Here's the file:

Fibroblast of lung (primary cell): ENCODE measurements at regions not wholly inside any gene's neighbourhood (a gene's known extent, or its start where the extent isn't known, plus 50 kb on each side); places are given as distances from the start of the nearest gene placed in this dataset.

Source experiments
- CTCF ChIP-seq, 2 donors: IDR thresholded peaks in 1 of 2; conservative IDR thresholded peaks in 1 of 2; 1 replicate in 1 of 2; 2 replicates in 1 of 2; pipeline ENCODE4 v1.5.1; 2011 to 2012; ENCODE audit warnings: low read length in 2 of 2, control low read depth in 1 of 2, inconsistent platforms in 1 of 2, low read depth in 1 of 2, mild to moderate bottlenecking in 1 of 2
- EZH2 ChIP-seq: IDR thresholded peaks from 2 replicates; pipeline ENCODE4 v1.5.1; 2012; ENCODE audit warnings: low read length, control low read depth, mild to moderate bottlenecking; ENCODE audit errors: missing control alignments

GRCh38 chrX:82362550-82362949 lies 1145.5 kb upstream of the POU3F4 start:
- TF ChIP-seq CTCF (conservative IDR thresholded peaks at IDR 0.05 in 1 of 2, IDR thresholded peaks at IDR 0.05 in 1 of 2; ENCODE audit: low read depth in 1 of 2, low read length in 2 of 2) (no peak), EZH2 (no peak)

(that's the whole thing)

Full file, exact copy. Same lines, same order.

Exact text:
Fibroblast of lung (primary cell): ENCODE measurements at regions not wholly inside any gene's neighbourhood (a gene's known extent, or its start where the extent isn't known, plus 50 kb on each side); places are given as distances from the start of the nearest gene placed in this dataset.

Source experiments
- CTCF ChIP-seq, 2 donors: IDR thresholded peaks in 1 of 2; conservative IDR thresholded peaks in 1 of 2; 1 replicate in 1 of 2; 2 replicates in 1 of 2; pipeline ENCODE4 v1.5.1; 2011 to 2012; ENCODE audit warnings: low read length in 2 of 2, control low read depth in 1 of 2, inconsistent platforms in 1 of 2, low read depth in 1 of 2, mild to moderate bottlenecking in 1 of 2
- EZH2 ChIP-seq: IDR thresholded peaks from 2 replicates; pipeline ENCODE4 v1.5.1; 2012; ENCODE audit warnings: low read length, control low read depth, mild to moderate bottlenecking; ENCODE audit errors: missing control alignments

GRCh38 chrX:82362550-82362949 lies 1145.5 kb upstream of the POU3F4 start:
- TF ChIP-seq CTCF (conservative IDR thresholded peaks at IDR 0.05 in 1 of 2, IDR thresholded peaks at IDR 0.05 in 1 of 2; ENCODE audit: low read depth in 1 of 2, low read length in 2 of 2) (no peak), EZH2 (no peak)